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[ESSAY] “Writing tests, motherfucker!”

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From:
Shlomi Fish
Date:
January 26, 2013 09:13
Subject:
[ESSAY] “Writing tests, motherfucker!”
Message ID:
20130126111314.055f0ab6@telaviv1.shlomifish.org
Hi all,

I hope the *.perl.org filters won't give troubles to my title and content, but
I've done it as a tribute to http://programming-motherfucker.com/ , which I
recommend going over, being the anti-methodology/NoMethodology (but in part
apparently written tongue-in-cheek), and which isn't too long a read, and also
hosts the useful http://programming-motherfucker.com/become.html list of
resources for learning.

So why am I writing this? I used to feel guilty about not being conscious of
the distinction between the various scopes of tests, like unit tests vs.
integration tests vs. system tests vs. functional tests etc. when I wrote the
tests. I just noticed that I need a test here (as a regression test for a bug,
or to TDD a new feature, or after implementing a new feature, etc.), and wrote
it using Test::More or whatever. However, now I feel that trying to
philosophise about the distinction between all those is not so useful for the
people who are actually trying to write the tests.

“Tests are good, mmkay? Just freaking write them!”

chromatic has expressed some sentiments against the so-called “Behaviour Driven
Development” (BDD) Domain-specific-languages (DSLs) such as cucumber here:

http://modernperlbooks.com/mt/2012/04/what-testing-dsls-get-wrong.html

One thing he says in a comment there is:

<<<<
Our clients are the parents, guardians, and teachers of children between the
ages of eight and twelve inclusive.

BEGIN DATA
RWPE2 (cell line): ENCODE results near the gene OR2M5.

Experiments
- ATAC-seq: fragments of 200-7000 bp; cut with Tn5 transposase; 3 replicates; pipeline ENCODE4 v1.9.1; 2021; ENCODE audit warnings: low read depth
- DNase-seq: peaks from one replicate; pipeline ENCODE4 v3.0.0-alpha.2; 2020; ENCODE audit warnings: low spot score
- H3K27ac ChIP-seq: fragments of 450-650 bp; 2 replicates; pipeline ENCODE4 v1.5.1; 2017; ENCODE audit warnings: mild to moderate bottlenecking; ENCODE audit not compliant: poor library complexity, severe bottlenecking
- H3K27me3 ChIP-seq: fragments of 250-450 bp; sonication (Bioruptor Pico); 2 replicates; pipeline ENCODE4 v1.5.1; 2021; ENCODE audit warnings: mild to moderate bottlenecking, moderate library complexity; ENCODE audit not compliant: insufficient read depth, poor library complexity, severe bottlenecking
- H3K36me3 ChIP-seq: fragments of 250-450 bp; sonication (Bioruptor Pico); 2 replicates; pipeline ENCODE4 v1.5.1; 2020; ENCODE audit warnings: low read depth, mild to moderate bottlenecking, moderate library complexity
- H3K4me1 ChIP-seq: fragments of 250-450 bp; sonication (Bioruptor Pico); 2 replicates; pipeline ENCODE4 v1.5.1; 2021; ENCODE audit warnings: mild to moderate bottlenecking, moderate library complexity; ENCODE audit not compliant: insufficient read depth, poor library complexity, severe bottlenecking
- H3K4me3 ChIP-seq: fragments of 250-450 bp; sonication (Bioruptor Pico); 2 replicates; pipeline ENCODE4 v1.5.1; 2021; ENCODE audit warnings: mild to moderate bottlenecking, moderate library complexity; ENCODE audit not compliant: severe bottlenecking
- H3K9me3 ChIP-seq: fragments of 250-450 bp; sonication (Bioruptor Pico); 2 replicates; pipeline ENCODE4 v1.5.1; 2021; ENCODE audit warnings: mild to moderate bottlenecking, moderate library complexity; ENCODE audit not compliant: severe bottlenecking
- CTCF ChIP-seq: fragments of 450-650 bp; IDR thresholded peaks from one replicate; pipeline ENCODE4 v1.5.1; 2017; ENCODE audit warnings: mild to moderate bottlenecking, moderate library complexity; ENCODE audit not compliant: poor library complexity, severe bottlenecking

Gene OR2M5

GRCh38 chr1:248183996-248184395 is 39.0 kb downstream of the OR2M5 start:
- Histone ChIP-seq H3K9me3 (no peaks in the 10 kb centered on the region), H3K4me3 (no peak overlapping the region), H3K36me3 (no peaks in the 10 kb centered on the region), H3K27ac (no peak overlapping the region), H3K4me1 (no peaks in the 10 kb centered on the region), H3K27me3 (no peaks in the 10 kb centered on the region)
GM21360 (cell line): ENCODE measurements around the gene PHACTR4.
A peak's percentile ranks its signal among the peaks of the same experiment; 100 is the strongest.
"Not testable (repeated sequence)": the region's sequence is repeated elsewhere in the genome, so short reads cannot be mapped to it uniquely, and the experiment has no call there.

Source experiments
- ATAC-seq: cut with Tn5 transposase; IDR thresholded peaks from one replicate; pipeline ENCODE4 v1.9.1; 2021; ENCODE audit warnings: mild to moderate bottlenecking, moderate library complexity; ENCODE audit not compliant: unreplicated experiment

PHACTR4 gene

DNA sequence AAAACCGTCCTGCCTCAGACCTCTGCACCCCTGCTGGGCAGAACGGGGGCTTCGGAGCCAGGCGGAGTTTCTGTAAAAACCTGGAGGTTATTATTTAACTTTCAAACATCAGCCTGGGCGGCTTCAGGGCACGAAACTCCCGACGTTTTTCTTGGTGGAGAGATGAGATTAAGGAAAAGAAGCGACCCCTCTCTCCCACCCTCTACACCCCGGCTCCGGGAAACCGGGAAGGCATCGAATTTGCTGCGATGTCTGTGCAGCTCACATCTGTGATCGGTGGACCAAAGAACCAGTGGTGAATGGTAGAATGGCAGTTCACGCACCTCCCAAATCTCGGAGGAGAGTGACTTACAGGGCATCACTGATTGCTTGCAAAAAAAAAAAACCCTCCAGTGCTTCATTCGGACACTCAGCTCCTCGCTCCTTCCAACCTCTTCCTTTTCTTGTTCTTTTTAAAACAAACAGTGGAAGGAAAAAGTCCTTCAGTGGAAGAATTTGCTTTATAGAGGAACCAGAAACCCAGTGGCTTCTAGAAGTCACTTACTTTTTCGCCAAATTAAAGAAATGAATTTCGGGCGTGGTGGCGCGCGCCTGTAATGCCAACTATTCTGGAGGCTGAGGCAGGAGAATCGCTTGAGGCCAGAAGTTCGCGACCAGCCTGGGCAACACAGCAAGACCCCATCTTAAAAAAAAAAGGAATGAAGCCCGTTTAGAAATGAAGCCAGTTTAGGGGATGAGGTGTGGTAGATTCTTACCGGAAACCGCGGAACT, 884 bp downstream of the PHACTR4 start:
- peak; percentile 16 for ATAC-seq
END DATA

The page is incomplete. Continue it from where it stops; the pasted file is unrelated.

The intent of Cucumber is to make readable testcases, just as the intent of
COBOL and AppleScript and visual component programming is to enable
non-programmers to create software without having to learn how to program.
>>>>

Not only is it impossible to have people who are non-programmers write
structure code without learning how to program (at least until we get
sufficiently intelligent Sci-Fi-like AI that will be able to perform
programming like humans do), I feel that you need to write some kind of code,
however formatted, to write tests, just like HTML and CSS and spreadsheet
programs, involve writing some kind of *code*.

If you want to have your clients write tests, my best suggestion is to other
instruct them in the proper methodology and discipline of coding, or
alternatively have them show you how to reproduce the problem (using
screenshots, screencasts, shared remote desktop sessions, etc.) and then *you*
write a test for it.[Note]

{{{
[Note] - some people fear that teaching laymen how to code will create
competition for professional programmers, and dilute the profession. However,
this is not true, because there's always a difference between a casual dealer
in a craftsmanship or art, and someone who invested a substantial amount of
time doing it. E.g: lots of people can cook well, but not everyone is a
professional Chef. 
}}}

So I think the distinction between the various tests may be useful for
methodologists and software engineering researchers (people who try to guide
other people how to code) more than the people who are actually coding. To quote
Picasso: “When art critics get together they talk about Form and Structure and
Meaning. When artists get together they talk about where you can buy cheap
turpentine.” ( taken from http://orip.org/ ). Similarly, literature
critics and researchers have very little to say that is of use for most writers
and even authors. I hated studying Literature (what Americans might call
"English" although naturally in Israel, we study Hebrew texts) with a
passion, and didn't do too well on the tests (in part because I refused to
write a lot of extraneous text, which the teacher seemed to have liked), only
to become a writer of fiction and essays (see
http://www.paulgraham.com/essay.html ) after graduation, which most people I
talked with seem to have liked and appreciate what I wrote (although I admit
they are certainly not letter perfect).

Similarly, I'm now struggling with this tome -
http://www.amazon.com/xUnit-Test-Patterns-Refactoring-Code/dp/0131495054 -
which seems like I cannot see the forest for the trees from it, while I
really enjoyed reading the much shorter and much more hands-on
http://en.wikipedia.org/wiki/Test-Driven_Development_by_Example (by Kent Beck).

The time we talk about how to write tests is often better spent writing tests
(or production code, which is, naturally, what tests are aim to support and
are meaningless without it), so I think we should just “freaking write them”.

“Write tests, m*****f*****!”

Regards,

	Shlomi Fish

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